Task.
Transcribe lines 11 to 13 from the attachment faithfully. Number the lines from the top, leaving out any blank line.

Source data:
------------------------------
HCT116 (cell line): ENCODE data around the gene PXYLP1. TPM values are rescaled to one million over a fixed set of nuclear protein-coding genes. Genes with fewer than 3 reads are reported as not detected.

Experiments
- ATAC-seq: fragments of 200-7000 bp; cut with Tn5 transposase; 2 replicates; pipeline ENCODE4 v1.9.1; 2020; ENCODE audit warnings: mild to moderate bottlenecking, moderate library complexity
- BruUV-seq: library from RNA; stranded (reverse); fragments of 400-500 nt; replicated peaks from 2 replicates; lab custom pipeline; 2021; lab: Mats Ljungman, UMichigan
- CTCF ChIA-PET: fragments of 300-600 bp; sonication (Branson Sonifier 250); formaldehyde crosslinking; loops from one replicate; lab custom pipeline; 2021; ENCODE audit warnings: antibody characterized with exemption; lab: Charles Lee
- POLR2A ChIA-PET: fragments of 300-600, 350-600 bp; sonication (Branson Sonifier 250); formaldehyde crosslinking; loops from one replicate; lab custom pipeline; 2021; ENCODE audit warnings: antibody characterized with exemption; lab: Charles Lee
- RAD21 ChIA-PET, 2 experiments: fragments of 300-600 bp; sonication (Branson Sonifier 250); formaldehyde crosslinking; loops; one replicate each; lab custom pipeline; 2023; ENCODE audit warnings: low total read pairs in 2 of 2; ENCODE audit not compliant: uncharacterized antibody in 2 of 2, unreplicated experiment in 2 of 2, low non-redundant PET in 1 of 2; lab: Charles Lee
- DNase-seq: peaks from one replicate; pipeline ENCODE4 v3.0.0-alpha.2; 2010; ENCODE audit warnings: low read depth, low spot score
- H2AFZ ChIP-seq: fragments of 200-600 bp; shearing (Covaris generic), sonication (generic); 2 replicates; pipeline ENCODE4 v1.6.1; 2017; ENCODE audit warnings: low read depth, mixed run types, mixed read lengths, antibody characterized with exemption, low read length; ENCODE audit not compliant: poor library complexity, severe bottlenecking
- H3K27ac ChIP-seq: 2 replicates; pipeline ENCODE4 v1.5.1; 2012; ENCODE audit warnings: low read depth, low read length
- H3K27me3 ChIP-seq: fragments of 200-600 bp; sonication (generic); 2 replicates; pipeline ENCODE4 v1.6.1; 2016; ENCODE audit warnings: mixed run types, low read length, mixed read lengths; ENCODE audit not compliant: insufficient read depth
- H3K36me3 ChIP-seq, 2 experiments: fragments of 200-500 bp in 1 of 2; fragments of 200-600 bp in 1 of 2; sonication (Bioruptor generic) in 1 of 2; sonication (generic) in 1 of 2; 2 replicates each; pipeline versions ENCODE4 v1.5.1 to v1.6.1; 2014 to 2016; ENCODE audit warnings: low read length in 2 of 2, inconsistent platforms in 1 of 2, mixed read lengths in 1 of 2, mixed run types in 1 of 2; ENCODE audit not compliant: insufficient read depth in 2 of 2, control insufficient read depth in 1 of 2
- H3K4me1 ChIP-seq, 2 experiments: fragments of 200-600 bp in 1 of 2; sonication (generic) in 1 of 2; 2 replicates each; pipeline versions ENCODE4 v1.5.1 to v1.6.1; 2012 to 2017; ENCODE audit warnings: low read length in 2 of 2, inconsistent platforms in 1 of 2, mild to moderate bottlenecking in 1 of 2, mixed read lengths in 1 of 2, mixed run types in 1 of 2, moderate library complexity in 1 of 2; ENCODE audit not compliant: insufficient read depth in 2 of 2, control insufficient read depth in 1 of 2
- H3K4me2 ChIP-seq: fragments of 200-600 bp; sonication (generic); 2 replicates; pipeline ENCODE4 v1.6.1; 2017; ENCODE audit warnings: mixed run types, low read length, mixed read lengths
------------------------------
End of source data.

- H3K27me3 ChIP-seq: fragments of 200-600 bp; sonication (generic); 2 replicates; pipeline ENCODE4 v1.6.1; 2016; ENCODE audit warnings: mixed run types, low read length, mixed read lengths; ENCODE audit not compliant: insufficient read depth
- H3K36me3 ChIP-seq, 2 experiments: fragments of 200-500 bp in 1 of 2; fragments of 200-600 bp in 1 of 2; sonication (Bioruptor generic) in 1 of 2; sonication (generic) in 1 of 2; 2 replicates each; pipeline versions ENCODE4 v1.5.1 to v1.6.1; 2014 to 2016; ENCODE audit warnings: low read length in 2 of 2, inconsistent platforms in 1 of 2, mixed read lengths in 1 of 2, mixed run types in 1 of 2; ENCODE audit not compliant: insufficient read depth in 2 of 2, control insufficient read depth in 1 of 2
- H3K4me1 ChIP-seq, 2 experiments: fragments of 200-600 bp in 1 of 2; sonication (generic) in 1 of 2; 2 replicates each; pipeline versions ENCODE4 v1.5.1 to v1.6.1; 2012 to 2017; ENCODE audit warnings: low read length in 2 of 2, inconsistent platforms in 1 of 2, mild to moderate bottlenecking in 1 of 2, mixed read lengths in 1 of 2, mixed run types in 1 of 2, moderate library complexity in 1 of 2; ENCODE audit not compliant: insufficient read depth in 2 of 2, control insufficient read depth in 1 of 2